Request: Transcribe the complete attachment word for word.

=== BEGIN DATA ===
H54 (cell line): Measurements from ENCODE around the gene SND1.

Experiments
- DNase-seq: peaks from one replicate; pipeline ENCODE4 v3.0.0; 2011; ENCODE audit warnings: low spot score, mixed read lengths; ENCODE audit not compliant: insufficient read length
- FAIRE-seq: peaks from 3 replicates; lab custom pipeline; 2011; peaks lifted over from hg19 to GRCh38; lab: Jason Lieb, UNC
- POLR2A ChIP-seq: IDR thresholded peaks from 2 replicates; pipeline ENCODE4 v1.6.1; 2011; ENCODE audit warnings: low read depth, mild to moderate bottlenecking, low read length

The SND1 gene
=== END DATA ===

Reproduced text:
H54 (cell line): Measurements from ENCODE around the gene SND1.

Experiments
- DNase-seq: peaks from one replicate; pipeline ENCODE4 v3.0.0; 2011; ENCODE audit warnings: low spot score, mixed read lengths; ENCODE audit not compliant: insufficient read length
- FAIRE-seq: peaks from 3 replicates; lab custom pipeline; 2011; peaks lifted over from hg19 to GRCh38; lab: Jason Lieb, UNC
- POLR2A ChIP-seq: IDR thresholded peaks from 2 replicates; pipeline ENCODE4 v1.6.1; 2011; ENCODE audit warnings: low read depth, mild to moderate bottlenecking, low read length

The SND1 gene